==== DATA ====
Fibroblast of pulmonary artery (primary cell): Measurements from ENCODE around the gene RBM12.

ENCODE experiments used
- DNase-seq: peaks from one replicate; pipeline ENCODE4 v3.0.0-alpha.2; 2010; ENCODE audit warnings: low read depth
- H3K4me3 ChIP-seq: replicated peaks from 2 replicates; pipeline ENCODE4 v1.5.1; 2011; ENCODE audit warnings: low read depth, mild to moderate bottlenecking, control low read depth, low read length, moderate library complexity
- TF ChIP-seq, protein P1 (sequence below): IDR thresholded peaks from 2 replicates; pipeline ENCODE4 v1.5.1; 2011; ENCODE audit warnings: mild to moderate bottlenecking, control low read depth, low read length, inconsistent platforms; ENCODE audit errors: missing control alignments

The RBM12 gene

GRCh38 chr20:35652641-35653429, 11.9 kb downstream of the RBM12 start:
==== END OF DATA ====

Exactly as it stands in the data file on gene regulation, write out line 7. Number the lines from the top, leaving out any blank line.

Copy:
GRCh38 chr20:35652641-35653429, 11.9 kb downstream of the RBM12 start: